Considering all of the aforementioned limitations and conflicting data and with availability of newer assay methods, it is imperative to have a relook at the quantum of change of T4 during pregnancy.
We undertook a cross-sectional study to establish reference interval/normative data for thyroid function tests in an Indian population with special reference to determine the quantum of change of total T4 during pregnancy as compared to non-pregnant women. The preliminary data of the on-going study has been published . The data presented herein is an extension of the said study with inclusion of more subjects.
Two hundred non-pregnant women (excluding oral contraceptive users) and 600 pregnant women (200 from each trimester) aged 18–40 years were consecutively recruited starting from around 6th week of pregnancy having confirmed singleton pregnancy diagnosed at 8th week by ultrasound. The exclusion criteria included: (1) a personal or family history of thyroid disease; (2) presence of goiter or nodule confirmed by ultrasound; (3) anti-TPO antibody positive state (titre > 35 IU/ml). All subjects were tested for urinary spot iodine concentration and those with UIC (Urinary Iodine Concentration) < 150 μg/L were excluded. After exclusion, the number of subjects eligible in 1st, 2nd, 3rd trimesters and non pregnant group was 163, 153, 148 and 168 respectively.
TT4 was estimated by Chemiluminescence technique (CLIA) using commercially available kits from Siemens Diagnostics (Germany) with Immulite-1000 analyzer. The analytical sensitivity was 0·4 μg/dl. The laboratory reference ranges was 4.5–12 μg/dl and the inter-assay coefficients of variation (CV) was 6.7%.
Total T4 (mean ± SD, μg/dl) in non-pregnant women and in different trimester was 8.95 ± 1.71, 9.71 ± 2.39, 12.11 ± 1.55, 11.83 ± 1.49 respectively. TT4 increased from around 10–12 week to reach a peak around 18th weeks, after which it almost plateaued. The increment at 10–18 weeks is approximately 25% (24.71%) as compared to 1st trimester values (Fig. 1). Compared to the non-pregnant women, the increment in TT4 is approximately 35% (35.30%).
Zhang et al. compared the relationship between self-sequential longitudinal levels of thyroid hormones with cross-sectional levels, while investigating the reference range of thyroid function during pregnancy . They established that there is no significant difference between a self-sequential longitudinal reference interval and a cross-sectional reference interval . Hence we used a cross-sectional reference interval in our analysis for convenience. In most situations, pre-pregnancy thyroid function test reports are not available. Hence we tried to document the degree of elevation of TT4 with respect to first trimester value also. A possible limitation of the study is that we evaluated anti-TPO antibody, but did not check anti-thyroglobulin antibody.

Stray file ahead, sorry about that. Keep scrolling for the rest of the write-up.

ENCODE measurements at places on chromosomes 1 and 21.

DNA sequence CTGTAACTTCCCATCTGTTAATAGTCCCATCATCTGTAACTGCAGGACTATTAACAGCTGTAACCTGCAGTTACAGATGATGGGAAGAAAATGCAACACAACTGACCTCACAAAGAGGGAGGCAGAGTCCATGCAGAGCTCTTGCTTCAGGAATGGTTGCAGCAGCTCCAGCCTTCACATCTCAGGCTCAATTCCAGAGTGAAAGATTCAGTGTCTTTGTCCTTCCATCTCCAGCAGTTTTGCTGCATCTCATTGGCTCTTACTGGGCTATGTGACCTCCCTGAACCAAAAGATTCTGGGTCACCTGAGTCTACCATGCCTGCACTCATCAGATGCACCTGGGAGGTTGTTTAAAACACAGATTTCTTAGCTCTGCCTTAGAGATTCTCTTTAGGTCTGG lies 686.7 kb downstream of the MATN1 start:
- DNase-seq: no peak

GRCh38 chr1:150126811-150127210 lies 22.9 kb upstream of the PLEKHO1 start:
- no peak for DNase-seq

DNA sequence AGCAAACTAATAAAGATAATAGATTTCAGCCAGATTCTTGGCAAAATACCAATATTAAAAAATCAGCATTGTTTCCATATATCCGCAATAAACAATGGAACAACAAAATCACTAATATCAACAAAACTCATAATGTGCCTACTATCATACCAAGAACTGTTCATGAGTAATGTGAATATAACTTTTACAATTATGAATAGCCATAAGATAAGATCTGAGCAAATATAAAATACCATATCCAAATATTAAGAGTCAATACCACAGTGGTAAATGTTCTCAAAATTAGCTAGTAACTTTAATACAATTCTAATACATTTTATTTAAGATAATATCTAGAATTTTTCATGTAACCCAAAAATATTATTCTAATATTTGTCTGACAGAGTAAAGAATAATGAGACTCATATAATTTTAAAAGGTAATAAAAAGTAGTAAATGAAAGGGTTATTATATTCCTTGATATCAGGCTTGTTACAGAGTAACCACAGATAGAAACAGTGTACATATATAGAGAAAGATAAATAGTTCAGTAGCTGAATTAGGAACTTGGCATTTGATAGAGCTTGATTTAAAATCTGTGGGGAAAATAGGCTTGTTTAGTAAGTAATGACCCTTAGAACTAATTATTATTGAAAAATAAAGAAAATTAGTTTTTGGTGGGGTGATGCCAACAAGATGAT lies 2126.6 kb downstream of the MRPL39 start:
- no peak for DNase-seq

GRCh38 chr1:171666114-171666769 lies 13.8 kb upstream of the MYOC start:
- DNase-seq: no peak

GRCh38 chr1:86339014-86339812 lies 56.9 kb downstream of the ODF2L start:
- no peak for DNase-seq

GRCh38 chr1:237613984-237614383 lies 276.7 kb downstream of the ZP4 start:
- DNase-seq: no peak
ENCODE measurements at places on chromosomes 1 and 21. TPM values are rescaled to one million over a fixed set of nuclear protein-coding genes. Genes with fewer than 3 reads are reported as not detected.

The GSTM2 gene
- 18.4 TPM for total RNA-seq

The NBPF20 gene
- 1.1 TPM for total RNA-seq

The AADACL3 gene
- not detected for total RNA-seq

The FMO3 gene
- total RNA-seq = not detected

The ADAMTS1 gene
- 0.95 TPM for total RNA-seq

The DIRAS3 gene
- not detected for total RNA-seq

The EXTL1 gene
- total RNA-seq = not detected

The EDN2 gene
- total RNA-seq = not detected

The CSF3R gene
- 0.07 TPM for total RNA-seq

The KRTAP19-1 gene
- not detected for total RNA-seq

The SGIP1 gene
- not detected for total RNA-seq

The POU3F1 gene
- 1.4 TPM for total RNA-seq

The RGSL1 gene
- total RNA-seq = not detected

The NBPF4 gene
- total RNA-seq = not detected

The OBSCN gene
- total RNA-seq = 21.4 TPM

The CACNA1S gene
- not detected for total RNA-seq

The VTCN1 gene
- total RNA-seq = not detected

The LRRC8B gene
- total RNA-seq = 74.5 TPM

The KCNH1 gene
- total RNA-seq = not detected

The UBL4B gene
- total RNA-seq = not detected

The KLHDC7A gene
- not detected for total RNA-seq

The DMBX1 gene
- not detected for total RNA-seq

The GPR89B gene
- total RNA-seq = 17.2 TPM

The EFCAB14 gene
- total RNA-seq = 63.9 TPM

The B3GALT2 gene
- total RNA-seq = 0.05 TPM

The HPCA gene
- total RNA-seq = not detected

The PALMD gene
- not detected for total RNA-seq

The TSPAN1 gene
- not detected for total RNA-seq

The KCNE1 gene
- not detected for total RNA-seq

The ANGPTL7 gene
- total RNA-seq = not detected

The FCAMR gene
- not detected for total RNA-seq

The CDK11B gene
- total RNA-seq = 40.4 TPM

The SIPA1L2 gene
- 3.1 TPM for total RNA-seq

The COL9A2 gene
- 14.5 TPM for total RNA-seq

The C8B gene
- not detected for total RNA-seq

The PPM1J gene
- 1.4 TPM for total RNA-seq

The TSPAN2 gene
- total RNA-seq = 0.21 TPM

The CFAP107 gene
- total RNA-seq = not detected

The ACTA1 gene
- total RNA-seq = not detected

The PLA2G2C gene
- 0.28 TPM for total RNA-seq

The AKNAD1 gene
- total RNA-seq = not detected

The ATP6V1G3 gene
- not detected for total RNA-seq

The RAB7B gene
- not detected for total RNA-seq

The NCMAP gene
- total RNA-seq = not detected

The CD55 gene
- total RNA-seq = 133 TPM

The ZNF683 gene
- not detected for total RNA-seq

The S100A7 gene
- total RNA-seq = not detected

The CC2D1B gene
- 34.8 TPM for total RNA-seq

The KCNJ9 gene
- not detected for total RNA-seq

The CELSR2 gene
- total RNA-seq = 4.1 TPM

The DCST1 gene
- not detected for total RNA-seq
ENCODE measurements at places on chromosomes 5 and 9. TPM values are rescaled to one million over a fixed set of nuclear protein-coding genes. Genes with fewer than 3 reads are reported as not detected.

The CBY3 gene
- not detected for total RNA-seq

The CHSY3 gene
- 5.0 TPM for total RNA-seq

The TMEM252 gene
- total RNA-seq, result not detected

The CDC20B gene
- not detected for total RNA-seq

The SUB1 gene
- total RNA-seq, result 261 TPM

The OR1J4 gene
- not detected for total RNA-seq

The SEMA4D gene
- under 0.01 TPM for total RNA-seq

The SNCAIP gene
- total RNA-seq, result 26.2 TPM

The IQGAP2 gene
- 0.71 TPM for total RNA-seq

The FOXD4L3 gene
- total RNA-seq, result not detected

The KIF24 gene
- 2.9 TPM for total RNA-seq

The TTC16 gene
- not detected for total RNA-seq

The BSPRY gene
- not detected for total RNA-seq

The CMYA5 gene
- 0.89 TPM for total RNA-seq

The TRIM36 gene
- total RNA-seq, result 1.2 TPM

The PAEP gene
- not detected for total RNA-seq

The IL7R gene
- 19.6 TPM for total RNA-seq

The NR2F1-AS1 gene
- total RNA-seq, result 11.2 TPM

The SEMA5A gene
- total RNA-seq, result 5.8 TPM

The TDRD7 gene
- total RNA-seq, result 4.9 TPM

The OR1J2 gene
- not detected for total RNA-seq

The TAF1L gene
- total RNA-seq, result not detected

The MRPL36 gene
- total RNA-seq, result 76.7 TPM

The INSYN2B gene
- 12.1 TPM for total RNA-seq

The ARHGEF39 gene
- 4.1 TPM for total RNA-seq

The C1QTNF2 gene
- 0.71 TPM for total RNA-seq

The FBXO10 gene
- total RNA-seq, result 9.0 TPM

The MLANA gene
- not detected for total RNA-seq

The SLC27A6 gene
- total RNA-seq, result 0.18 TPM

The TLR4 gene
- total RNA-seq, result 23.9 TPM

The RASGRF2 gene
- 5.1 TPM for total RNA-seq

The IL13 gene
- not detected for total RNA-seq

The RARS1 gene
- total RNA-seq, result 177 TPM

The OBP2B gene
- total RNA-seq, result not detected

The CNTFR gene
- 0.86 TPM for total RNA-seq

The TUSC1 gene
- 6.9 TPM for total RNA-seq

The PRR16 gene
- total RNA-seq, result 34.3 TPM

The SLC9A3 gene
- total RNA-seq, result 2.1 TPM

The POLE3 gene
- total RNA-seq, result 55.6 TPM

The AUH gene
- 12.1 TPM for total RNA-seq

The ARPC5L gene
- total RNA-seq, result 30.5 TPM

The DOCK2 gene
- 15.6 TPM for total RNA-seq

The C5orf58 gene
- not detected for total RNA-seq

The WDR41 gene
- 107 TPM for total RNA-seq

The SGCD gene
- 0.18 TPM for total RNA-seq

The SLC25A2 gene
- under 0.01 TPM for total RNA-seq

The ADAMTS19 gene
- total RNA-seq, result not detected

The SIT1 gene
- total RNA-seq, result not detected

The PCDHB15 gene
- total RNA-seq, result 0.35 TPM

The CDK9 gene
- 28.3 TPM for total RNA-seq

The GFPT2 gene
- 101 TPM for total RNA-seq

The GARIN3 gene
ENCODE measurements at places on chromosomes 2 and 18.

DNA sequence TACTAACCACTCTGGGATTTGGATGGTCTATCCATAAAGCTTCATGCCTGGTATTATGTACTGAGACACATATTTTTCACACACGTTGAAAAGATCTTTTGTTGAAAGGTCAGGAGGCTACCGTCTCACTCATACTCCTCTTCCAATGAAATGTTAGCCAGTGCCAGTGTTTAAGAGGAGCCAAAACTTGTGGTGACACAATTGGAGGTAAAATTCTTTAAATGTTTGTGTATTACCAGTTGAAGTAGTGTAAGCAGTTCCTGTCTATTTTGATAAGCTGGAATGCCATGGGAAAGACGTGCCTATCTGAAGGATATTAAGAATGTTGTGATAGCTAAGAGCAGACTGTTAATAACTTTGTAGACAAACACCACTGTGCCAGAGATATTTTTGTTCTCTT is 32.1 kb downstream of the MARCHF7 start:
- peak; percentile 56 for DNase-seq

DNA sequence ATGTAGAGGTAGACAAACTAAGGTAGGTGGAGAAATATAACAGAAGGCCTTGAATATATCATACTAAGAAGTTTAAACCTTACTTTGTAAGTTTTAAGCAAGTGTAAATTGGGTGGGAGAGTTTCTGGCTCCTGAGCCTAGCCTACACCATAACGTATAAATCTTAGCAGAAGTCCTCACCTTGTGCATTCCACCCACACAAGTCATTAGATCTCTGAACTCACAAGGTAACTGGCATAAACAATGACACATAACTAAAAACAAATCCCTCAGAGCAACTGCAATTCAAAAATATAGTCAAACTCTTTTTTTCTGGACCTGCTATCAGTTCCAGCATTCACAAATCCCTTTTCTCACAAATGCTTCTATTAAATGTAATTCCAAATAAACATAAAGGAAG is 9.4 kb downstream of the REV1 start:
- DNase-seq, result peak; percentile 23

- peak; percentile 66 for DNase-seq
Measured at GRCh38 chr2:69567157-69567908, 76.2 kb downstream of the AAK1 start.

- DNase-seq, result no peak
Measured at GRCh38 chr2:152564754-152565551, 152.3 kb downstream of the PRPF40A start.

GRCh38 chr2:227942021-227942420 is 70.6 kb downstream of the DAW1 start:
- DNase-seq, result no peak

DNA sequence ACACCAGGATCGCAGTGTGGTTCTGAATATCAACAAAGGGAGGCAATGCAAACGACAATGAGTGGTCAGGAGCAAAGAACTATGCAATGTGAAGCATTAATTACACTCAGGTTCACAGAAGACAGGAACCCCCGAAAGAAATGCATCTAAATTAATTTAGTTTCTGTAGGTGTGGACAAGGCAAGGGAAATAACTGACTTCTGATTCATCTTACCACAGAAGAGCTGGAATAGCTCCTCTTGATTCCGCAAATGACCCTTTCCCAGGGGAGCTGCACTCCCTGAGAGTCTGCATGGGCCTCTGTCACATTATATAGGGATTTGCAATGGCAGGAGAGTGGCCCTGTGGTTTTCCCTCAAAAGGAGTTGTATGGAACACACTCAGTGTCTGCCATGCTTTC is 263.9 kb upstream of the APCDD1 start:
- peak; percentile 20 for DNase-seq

The finding of maximum increment in TT4 by 35% with respect to the non-pregnant women is in clear contrast with the traditional wisdom that TT4 rises maximally upto 50% of the non pregnant value after week 16 of pregnancy . This finding has significant clinical implications and should be validated in larger cohort and in other ethnic groups.
We conclude that the rise of TT4 peaks between 10-18th week of gestation and mean TT4 during second trimester is increased by 25% as compared with 6-9th week and by 35% as compared to non-pregnant value which is much less than what current guidelines suggest. This we believe would lead to avoidance of inappropriate diagnosis and treatment of isolated maternal hypothyroxinemia in a significant proportion of subjects. This finding also reinforces the necessity of establishing trimester-specific hormone ranges to diagnose thyroid dysfunction during pregnancy.
Availability of data and materials
Urinary Iodine Concentration
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We sincerely acknowledge Endocrine Society of Bengal, Kolkata, India for financial support to conduct the study.
Endocrine Society of Bengal, Kolkata, India. Vide Grant No: IPGMER/Endo/11/2017.
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All research protocols were approved by the Institutional Ethics Committee of Institute of Post Graduate Medical Education and Research and SSKM Hospital, Kolkata, India and were congruent with the declaration of Helsinki. Informed consent was obtained from all subjects.
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Pramanik, S., Mukhopadhyay, P. & Ghosh, S. Total T4 rise in pregnancy: a relook?. Thyroid Res 13, 14 (2020). https://doi.org/10.1186/s13044-020-00088-5